With the future of Air Afrique at stake, leaders of the 11 countries owning the multi-national airline gathered in Abidjan on Sunday (December 26th).
GV Flags at airport & sign
GV President Senghor's plans arrives
SV Houphouet-Boigny & officials
SV Senghor & others greeted by Houphouet-Boigny
SV Party away from aircraft
SV Guard of honour
SV Leaders at attention(4 shots)
GV Diori's plane arrives
LV Houphouet-Boigny & party towards aircraft
SV PAN Air Afrique sign to Diori & Prime Minister Ouedraogo of Upper Volta down steps & greeted by Houphouet-Boigny (2 shots)
GV Leaders away from aircraft (2 shots)
SV Guard of honour PAN TO leaders (2 shots)
SV Diori & Ouedraogo with Houphouet-Boigny towards terminal
LV Bongo down steps greeted & walks to meet Houphouet-Boigny
SV PAN Crowd to Bongo walking to building
SCU Bokassa's aircraft & President down steps & greeted (3 shots)
SV Houphouet-Boigny & Bokassa wave to crowd
Initials SGM/2151 SGM/2253
Script is copyright Reuters Limited. All rights reserved
Background: With the future of Air Afrique at stake, leaders of the 11 countries owning the multi-national airline gathered in Abidjan on Sunday (December 26th). At an extraordinary meeting the following day, they discussed ways of shaking up Air Afrique's finances.
Visnews cameraman Bill Woodman filmed the arrivals at Abidjan's Port-Bouet Airport on Sunday, where half a dozen African heads of state were greeted by president Houphouet-Boigny of the Ivory Coast. Problems under discussion at their subsequent meeting centred on the Withdrawal of Cameroun from the company -- reportedly owing Air Afrique 600 million CFA francs (about GBP1 million sterling) -- and on other growing debts.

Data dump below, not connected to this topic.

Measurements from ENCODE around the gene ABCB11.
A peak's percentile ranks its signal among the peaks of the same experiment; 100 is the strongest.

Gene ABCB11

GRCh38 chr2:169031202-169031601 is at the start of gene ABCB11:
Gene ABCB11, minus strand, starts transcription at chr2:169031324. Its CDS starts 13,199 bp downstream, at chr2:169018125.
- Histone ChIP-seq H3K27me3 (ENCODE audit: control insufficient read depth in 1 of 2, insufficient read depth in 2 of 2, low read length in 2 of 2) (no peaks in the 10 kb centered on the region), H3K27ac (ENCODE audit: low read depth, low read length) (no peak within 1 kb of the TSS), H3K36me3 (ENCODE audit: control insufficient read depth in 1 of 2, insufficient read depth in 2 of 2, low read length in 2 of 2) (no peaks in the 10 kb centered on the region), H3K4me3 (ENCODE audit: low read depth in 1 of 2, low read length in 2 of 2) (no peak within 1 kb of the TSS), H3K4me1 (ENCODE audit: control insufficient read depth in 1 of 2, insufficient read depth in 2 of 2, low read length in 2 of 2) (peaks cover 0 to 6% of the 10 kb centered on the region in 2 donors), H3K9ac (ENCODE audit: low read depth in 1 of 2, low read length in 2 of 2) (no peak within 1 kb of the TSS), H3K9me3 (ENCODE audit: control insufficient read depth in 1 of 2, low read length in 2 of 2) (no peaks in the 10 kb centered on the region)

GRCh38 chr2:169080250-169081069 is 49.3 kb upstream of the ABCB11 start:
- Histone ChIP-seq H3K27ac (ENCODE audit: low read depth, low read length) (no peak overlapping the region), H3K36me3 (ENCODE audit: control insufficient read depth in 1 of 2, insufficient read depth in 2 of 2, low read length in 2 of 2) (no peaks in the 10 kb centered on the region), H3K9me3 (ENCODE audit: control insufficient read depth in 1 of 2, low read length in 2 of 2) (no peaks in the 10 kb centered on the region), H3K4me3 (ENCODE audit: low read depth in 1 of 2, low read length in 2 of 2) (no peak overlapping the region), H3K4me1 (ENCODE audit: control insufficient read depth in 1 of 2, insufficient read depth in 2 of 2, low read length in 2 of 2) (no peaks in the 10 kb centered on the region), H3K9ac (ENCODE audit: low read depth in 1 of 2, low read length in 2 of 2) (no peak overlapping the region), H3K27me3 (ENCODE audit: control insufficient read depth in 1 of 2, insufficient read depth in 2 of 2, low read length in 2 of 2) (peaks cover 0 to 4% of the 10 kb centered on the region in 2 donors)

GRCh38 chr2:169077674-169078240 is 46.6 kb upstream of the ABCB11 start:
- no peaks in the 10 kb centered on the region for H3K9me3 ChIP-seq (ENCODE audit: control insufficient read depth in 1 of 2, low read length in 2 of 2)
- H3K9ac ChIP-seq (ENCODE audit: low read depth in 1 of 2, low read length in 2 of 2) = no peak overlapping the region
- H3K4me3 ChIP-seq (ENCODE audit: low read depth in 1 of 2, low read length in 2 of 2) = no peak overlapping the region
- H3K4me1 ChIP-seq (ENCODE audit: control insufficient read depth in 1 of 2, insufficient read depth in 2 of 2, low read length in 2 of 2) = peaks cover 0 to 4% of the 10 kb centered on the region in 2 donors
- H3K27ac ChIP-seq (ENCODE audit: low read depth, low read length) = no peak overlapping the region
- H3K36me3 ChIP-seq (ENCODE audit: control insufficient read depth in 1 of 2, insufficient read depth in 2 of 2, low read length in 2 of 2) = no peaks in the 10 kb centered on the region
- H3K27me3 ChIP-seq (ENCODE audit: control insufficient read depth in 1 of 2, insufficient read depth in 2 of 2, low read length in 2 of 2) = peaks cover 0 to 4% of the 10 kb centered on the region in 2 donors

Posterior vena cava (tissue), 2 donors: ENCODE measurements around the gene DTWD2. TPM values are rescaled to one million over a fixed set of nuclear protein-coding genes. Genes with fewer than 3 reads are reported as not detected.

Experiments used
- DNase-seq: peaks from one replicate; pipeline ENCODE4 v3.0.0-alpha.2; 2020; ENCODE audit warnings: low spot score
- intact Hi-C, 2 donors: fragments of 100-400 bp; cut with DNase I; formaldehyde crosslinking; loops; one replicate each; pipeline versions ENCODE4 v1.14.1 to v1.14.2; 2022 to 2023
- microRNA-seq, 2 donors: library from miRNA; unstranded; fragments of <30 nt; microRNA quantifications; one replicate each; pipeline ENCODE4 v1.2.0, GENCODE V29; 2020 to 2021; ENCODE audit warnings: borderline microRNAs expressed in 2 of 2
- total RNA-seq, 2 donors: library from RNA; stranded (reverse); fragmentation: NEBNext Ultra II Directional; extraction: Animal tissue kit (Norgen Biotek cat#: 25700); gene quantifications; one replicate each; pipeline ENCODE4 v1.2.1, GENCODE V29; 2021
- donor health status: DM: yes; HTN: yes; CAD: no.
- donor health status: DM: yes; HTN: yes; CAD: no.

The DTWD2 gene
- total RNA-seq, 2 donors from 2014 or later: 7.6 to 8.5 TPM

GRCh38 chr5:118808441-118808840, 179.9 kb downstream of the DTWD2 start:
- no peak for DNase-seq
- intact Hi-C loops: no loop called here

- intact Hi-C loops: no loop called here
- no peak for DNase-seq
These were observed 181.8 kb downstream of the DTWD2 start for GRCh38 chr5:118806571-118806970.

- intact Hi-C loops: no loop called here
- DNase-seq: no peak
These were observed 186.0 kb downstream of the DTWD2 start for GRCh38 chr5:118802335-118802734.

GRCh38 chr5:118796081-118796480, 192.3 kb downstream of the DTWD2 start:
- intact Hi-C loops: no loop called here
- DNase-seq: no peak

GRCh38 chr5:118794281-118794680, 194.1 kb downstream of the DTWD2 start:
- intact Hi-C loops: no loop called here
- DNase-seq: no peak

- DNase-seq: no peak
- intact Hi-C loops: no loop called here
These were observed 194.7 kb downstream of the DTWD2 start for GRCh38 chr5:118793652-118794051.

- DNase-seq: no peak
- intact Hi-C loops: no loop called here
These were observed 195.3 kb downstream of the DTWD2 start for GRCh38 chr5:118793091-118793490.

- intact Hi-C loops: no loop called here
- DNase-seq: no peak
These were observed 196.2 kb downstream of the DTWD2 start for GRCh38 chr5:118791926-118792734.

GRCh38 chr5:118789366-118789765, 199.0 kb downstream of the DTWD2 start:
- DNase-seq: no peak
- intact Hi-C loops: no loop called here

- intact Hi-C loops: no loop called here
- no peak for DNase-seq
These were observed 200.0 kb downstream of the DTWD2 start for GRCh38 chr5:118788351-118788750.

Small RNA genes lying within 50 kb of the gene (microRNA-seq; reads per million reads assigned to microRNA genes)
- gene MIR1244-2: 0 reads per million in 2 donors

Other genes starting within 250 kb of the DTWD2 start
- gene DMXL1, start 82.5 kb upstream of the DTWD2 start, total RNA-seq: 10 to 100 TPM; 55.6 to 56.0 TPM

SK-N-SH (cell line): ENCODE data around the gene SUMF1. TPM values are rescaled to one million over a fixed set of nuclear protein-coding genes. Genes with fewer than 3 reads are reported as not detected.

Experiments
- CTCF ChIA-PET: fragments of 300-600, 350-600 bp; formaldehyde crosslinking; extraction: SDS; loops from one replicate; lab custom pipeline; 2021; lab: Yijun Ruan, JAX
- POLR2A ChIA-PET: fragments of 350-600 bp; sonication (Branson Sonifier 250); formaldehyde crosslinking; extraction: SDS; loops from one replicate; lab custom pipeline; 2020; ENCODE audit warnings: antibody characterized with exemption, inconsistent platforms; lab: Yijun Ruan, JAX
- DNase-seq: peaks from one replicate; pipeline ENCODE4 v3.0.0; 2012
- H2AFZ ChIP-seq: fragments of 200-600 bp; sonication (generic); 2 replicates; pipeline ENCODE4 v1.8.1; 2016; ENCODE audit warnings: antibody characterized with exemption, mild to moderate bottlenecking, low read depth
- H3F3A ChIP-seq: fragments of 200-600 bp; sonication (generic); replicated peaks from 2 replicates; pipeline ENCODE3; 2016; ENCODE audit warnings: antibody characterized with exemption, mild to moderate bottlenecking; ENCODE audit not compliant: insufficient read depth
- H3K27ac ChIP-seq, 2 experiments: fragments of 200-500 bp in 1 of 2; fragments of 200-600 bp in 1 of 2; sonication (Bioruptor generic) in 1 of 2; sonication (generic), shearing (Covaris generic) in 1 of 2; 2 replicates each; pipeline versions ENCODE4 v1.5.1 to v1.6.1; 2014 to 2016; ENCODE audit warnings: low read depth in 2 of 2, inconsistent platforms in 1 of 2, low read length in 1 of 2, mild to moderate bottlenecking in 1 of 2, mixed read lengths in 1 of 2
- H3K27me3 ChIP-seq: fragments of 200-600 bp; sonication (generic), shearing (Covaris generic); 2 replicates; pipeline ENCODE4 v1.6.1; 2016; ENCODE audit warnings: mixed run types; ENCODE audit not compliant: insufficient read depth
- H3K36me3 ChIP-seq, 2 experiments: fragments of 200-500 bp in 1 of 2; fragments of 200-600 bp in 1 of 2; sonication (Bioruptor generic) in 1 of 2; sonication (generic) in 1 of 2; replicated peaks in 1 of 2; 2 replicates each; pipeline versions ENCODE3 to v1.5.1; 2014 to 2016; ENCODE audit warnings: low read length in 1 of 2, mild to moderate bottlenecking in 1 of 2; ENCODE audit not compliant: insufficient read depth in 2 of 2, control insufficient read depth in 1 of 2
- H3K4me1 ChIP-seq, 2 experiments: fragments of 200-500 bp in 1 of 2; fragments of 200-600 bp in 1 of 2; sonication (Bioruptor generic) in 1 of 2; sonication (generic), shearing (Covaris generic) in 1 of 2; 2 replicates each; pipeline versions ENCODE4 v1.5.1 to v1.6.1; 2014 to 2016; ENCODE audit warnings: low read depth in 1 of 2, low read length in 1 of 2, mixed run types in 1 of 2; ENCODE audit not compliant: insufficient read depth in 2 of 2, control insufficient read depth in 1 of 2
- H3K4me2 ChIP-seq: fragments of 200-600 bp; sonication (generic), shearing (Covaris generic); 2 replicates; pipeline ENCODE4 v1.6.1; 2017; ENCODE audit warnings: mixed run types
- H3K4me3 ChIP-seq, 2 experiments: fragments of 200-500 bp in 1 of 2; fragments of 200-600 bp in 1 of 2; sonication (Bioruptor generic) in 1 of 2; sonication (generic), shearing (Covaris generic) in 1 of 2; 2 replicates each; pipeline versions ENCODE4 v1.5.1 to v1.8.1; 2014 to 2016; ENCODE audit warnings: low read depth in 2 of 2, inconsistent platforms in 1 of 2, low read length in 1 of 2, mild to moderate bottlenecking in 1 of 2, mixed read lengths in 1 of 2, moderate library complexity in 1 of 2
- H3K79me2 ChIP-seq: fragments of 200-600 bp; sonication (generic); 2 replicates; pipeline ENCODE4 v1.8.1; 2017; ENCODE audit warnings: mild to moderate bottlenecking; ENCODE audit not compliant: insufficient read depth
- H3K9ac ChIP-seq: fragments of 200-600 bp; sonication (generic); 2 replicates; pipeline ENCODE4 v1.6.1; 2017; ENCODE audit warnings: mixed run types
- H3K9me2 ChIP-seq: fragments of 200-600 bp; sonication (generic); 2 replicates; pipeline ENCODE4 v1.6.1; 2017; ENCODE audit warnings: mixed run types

SYNOPSIS: A financial crisis in Air Afrique, the multi-national African airline, brought representatives of the eleven-member nations to Abidjan on Sunday. The following day they were to discuss business at an extraordinary meeting.
Among the first arrivals -- President Leopold Senghor of Senegal and Mauritania Trade Minister Ahmed Ould Abadallah. President Houphouet-Boigny of the Ivory Coast welcomed them. The problems confronting Air Afrique are centred partly on the recent withdrawal of Senegal from the company. Just prior to the extraordinary meeting, it was revealed that Senegal still owed Air Afrique six-hundred million CFA france -- that's about a million pounds sterling. It was stated that a similar sum is time up in installations belonging to the company, which Senegal has been using without Air Afrique's agreement.
Another African leader lying in to make a personal appearance at the meeting was President Hamani Diori of Niger.
He was accompanied by the prime Minister of Upper Volta, M. Gerard Kange Ouedraogo. The Ivorian head of state again led the welcome. Apart from Senegal, existing member states of Air Afrique have run up debts of about twenty-five hundred million CFA frances -- roughly four-million pounds sterling. The Director-General of the company, M. Cheikh Fal. has said that despite the debts Air Afrique is the only airline in Africa not showing a deficit. But he has warned that the situation could become very serious if present debts are allowed to increase. The company is currently operating a dozen aircraft and employs four-thousand peoples -- making it one of the two most important airlines in Africa.
Representing Gabon at the extraordinary meeting was President Albert Bernard Bongo. He and his fellow leaders at the meeting decided on a thorough shake-up of the finances of Air Afrique. In a communique, they said that strong measures would be taken to ensure that the non-payment of debts did nothing to weaken the company's financial structure.
Flying in to represent the Central African Republic at the meeting was President Jean Bedel Bokassa. Chad, the Congo, Dahomey, and Togo also sent high-level delegations to the meeting.